Alternate Meanings in Film and Video
You’re only as young as the last time you changed your mind.
Gagosian is pleased to present Broadcast: Alternate Meanings in Film and Video, an online exhibition of artists’ films and videos viewable exclusively on gagosian.com. The exhibition will be organized into a series of “chapters,” each lasting two weeks. The first chapter begins on Tuesday, May 19, 2020.
Broadcast: Alternate Meanings in Film and Video employs the innate immediacy of time-based art to spark reflection on the here and now, taking the words of famed psychologist and countercultural icon Timothy Leary as its starting point.
Adam McEwen, Escape from New York, 2014 (still from “Battery Tunnel”) © Adam McEwen
Thursday, March 5, 2020, 6:30pm
Gagosian, Britannia Street, London
Join Gagosian for a tour of the group exhibition American Pastoral. The show juxtaposes modern and contemporary works with historical American landscapes ranging from Albert Bierstadt’s depiction of the sublime in Sunset over the River (1877) to Edward Hopper’s tranquil seaside scene, Gloucester Harbor (1926). Gagosian’s Alice Godwin will focus on a select grouping of exhibited works that seek to challenge the idealized vision of the American Dream that has long been a rich topic of inquiry for artists in the United States. To attend the free event, RSVP to email@example.com. Space is limited.
Installation view, American Pastoral, Gagosian, Britannia Street, London, January 23–March 14, 2020. Artwork, left to right: © Theaster Gates, © Adam McEwen, Thomas Moran, © Richard Prince, © Banks Violette, © Ed Ruscha. Photo: Lucy Dawkins
The Extreme Present
Opening reception: Tuesday, December 3, 5–8pm
December 4–8, 2019
Moore Building, Miami
Gagosian is pleased to announce The Extreme Present, the fifth in a series of annual exhibitions at the Moore Building in the Miami Design District during Art Basel Miami Beach, presented by Gagosian and Jeffrey Deitch. The Extreme Present will explore artists’ reactions to the conditions of our accelerating and increasingly complex world. The title is inspired by The Age of Earthquakes: A Guide to the Extreme Present, a book by Shumon Basar, Douglas Coupland, and Hans Ulrich Obrist, published in 2015. Their provocative thesis addresses the rapidly evolving digital era, half a century after Marshall McLuhan’s groundbreaking study on technology’s influence on culture, Understanding Media: The Extensions of Man, in which he coined the phrase “the medium is the message.” Works in this exhibition explore concepts of media, communication, togetherness, and isolation.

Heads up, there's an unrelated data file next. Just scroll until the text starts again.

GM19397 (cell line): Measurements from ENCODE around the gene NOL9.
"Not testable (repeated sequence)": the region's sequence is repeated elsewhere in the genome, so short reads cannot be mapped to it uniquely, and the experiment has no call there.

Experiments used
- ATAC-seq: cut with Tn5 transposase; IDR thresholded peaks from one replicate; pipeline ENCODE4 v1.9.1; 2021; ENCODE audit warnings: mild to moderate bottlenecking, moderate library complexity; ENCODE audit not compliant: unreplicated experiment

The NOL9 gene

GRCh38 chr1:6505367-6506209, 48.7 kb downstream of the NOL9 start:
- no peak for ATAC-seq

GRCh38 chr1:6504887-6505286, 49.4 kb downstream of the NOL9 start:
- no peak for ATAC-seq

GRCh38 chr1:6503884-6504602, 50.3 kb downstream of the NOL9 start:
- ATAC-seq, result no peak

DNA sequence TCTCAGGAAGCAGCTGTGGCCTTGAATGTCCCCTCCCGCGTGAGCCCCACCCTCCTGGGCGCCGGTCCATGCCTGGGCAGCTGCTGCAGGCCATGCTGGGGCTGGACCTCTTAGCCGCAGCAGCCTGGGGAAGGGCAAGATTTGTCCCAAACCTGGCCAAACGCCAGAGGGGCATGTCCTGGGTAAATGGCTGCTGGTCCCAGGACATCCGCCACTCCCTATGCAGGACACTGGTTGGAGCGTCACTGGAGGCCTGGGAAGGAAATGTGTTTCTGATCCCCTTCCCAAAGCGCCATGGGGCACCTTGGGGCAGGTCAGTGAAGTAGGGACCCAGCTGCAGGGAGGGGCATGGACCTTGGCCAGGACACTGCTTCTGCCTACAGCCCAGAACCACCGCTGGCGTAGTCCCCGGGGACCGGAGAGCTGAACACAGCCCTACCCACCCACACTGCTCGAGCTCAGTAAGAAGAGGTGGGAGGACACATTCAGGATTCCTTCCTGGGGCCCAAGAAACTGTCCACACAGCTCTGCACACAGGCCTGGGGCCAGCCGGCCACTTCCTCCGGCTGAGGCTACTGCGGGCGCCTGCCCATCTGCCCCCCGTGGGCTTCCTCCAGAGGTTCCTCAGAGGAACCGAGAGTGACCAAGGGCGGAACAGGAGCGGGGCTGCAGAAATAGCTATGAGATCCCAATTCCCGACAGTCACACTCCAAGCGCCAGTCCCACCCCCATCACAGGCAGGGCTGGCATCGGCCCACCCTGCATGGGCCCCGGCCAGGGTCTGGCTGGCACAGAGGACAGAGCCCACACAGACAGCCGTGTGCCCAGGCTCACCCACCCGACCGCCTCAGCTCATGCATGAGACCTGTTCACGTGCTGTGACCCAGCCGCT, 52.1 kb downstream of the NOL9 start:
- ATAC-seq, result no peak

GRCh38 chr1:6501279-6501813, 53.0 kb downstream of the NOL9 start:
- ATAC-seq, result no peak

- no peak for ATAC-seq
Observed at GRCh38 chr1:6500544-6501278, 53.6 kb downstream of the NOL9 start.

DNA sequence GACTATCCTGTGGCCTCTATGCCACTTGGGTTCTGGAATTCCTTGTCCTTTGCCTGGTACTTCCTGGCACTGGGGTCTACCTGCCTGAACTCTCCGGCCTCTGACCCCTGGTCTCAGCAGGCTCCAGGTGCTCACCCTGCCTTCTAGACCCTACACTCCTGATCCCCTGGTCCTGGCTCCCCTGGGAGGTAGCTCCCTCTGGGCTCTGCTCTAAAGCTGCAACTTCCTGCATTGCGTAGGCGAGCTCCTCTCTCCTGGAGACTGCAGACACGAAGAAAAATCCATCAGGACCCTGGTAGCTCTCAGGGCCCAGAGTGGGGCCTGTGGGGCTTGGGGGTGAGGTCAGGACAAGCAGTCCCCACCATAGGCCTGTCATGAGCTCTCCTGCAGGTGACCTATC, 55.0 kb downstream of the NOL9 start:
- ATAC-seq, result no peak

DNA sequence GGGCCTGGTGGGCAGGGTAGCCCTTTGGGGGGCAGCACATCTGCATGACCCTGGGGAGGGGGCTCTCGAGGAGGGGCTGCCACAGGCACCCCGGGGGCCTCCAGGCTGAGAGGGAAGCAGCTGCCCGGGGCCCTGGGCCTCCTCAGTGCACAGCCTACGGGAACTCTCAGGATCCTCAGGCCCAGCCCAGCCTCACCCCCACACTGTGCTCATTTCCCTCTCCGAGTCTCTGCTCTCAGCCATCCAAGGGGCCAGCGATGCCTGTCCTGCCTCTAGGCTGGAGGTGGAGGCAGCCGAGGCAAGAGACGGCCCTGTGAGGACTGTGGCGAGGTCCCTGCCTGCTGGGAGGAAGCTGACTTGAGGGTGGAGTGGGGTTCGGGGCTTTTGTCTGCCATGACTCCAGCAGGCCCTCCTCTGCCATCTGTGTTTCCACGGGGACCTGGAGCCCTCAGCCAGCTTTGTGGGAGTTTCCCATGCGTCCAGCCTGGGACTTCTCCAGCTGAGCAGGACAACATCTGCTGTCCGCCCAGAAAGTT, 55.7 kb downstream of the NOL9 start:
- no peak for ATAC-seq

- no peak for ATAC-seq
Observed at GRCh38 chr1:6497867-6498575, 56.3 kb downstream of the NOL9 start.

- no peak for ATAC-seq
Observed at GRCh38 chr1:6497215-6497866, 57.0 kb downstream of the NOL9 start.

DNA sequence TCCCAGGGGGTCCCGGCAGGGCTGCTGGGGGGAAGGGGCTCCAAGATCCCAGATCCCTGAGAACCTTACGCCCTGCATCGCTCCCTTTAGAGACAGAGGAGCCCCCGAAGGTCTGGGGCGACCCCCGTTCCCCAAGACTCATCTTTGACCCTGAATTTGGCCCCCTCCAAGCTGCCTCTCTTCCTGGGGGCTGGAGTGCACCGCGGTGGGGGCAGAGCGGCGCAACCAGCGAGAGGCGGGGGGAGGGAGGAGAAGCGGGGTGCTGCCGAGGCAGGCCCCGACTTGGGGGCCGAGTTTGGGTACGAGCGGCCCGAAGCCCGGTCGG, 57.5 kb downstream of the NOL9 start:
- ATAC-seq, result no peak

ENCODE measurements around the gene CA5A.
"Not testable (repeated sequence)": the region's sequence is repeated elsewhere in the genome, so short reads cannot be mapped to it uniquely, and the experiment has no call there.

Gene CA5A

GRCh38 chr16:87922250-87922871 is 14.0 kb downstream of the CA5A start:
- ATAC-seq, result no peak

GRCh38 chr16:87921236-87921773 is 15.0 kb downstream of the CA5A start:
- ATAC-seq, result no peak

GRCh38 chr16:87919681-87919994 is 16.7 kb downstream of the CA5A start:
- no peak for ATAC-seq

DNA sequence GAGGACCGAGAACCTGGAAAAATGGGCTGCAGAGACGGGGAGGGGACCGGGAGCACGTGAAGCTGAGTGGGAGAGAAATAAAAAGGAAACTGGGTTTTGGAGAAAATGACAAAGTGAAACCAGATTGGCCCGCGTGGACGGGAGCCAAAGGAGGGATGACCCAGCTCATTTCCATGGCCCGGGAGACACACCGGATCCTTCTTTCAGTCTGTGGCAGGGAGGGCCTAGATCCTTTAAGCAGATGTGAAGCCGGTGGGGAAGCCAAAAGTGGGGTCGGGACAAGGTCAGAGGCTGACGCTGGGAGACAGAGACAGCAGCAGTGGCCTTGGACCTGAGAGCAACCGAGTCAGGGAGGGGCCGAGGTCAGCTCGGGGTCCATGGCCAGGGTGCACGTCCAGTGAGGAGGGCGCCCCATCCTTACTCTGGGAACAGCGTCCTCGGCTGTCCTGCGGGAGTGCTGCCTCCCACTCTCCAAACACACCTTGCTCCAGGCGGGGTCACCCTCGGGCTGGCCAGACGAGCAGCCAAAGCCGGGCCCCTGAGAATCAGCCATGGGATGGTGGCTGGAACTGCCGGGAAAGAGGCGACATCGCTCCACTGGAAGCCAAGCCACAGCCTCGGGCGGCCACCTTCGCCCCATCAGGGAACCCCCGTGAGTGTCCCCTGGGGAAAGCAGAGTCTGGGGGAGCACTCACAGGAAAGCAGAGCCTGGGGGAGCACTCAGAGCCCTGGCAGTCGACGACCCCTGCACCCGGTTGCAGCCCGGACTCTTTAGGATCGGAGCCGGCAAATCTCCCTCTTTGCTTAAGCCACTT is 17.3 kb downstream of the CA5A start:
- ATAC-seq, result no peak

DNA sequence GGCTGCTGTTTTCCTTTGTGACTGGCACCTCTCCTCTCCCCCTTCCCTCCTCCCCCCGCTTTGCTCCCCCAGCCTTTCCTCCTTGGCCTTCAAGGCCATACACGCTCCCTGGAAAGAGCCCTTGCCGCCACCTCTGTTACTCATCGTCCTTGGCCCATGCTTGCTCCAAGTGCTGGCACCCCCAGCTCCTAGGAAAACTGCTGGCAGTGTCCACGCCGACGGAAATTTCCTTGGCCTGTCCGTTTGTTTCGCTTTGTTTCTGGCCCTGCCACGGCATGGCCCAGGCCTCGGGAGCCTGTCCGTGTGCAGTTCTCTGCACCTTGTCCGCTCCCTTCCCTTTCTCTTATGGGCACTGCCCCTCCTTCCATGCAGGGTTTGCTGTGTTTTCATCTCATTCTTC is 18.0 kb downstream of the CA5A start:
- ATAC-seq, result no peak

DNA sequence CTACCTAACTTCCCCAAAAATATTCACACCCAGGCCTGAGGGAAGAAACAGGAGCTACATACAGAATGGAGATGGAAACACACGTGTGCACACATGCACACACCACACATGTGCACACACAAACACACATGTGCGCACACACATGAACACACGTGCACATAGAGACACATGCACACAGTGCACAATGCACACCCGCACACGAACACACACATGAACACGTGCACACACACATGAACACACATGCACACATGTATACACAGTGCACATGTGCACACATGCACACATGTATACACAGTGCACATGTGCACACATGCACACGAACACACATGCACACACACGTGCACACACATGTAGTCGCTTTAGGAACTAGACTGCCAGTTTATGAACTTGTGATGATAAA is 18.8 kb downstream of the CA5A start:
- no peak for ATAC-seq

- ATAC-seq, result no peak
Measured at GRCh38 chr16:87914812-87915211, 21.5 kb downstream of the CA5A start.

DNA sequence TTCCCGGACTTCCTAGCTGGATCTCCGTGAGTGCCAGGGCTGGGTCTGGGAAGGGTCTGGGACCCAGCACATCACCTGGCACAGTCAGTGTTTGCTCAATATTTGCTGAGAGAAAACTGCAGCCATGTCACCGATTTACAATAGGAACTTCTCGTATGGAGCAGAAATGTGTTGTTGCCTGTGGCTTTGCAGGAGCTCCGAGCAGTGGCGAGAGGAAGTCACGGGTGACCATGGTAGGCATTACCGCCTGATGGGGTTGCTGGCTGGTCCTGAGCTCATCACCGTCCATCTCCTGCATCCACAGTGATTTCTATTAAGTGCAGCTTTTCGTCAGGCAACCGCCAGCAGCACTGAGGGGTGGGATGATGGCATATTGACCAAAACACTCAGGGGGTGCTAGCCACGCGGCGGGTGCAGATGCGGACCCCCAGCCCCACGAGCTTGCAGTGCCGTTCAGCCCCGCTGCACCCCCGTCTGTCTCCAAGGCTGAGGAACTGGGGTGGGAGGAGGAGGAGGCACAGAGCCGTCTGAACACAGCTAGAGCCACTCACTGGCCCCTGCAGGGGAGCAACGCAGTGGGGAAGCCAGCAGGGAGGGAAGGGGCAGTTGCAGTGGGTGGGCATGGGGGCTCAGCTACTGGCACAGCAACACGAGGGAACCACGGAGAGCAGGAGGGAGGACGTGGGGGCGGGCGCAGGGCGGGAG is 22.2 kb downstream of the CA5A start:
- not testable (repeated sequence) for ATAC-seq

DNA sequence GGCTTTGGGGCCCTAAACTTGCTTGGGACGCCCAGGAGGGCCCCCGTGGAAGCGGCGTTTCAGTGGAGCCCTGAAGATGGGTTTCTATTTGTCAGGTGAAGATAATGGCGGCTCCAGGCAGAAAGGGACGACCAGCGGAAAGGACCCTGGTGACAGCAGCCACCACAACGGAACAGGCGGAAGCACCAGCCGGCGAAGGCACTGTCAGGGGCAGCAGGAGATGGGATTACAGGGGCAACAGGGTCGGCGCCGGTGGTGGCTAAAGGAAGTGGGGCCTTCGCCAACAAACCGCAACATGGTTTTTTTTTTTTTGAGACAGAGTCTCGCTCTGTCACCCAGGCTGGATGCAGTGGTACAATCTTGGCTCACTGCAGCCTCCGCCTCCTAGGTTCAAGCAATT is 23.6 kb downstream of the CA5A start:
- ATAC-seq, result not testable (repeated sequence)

The Extreme Present
Gagosian at Galeries Lafayette Champs-Élysées
Opening reception: Saturday, October 12, 6:30–8pm
October 12–20, 2019
Galeries Lafayette Champs-Élysées, Paris
In celebration of FIAC in Paris, Gagosian is pleased to collaborate with Galeries Lafayette Champs-Élysées on a two-floor pop-up takeover featuring products related to Gagosian artists. On the first floor, the Coin Culture section will feature catalogues, posters, apparel, and audio productions. The second floor, the Library, will house an additional selection of limited-edition books, publications, and catalogues raisonnés.
Gagosian at Galeries Lafayette Champs-Élysées, Paris, 2019
Screening and Talk
Friday, February 15, 2019, 6:30–8pm
Paramount Theatre, Los Angeles
As part of the curated film program for Frieze Los Angeles, Tom Sachs’s Paradox Bullets (2018), directed by Van Neistat and narrated by Werner Herzog, will be screened in the historic Paramount Theatre. The short film follows a man, played by Ed Ruscha, who loses his keys in the Mojave Desert and has to use nine bullets, or rules, to get home. The screening will be followed by a conversation between Sachs, Herzog, and Neistat, moderated by Frieze editorial director, Jennifer Higgie. The event is free with fair admission.
Tom Sachs, Paradox Bullets, 2018 (still) © Tom Sachs
January 14–18, 2019, 10am–6pm
USC School of Architecture, University of Southern California, Los Angeles